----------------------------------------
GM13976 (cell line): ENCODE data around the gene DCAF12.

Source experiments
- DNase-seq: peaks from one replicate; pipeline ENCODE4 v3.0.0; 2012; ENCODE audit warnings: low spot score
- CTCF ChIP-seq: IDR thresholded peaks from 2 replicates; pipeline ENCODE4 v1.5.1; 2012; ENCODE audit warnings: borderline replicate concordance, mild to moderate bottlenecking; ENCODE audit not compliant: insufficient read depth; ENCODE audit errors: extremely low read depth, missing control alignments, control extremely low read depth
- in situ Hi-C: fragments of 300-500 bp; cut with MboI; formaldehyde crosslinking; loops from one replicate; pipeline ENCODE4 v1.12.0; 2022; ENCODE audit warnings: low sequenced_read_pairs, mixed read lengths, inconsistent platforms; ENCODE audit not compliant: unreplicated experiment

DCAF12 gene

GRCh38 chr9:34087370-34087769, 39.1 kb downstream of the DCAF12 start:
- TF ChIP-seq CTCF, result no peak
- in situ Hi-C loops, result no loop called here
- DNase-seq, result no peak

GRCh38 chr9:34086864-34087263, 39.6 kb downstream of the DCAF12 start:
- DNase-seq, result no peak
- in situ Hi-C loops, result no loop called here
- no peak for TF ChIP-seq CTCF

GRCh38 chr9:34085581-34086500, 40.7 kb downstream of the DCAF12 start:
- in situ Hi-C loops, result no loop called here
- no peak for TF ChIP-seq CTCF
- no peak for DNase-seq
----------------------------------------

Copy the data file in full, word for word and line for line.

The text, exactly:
GM13976 (cell line): ENCODE data around the gene DCAF12.

Source experiments
- DNase-seq: peaks from one replicate; pipeline ENCODE4 v3.0.0; 2012; ENCODE audit warnings: low spot score
- CTCF ChIP-seq: IDR thresholded peaks from 2 replicates; pipeline ENCODE4 v1.5.1; 2012; ENCODE audit warnings: borderline replicate concordance, mild to moderate bottlenecking; ENCODE audit not compliant: insufficient read depth; ENCODE audit errors: extremely low read depth, missing control alignments, control extremely low read depth
- in situ Hi-C: fragments of 300-500 bp; cut with MboI; formaldehyde crosslinking; loops from one replicate; pipeline ENCODE4 v1.12.0; 2022; ENCODE audit warnings: low sequenced_read_pairs, mixed read lengths, inconsistent platforms; ENCODE audit not compliant: unreplicated experiment

DCAF12 gene

GRCh38 chr9:34087370-34087769, 39.1 kb downstream of the DCAF12 start:
- TF ChIP-seq CTCF, result no peak
- in situ Hi-C loops, result no loop called here
- DNase-seq, result no peak

GRCh38 chr9:34086864-34087263, 39.6 kb downstream of the DCAF12 start:
- DNase-seq, result no peak
- in situ Hi-C loops, result no loop called here
- no peak for TF ChIP-seq CTCF

GRCh38 chr9:34085581-34086500, 40.7 kb downstream of the DCAF12 start:
- in situ Hi-C loops, result no loop called here
- no peak for TF ChIP-seq CTCF
- no peak for DNase-seq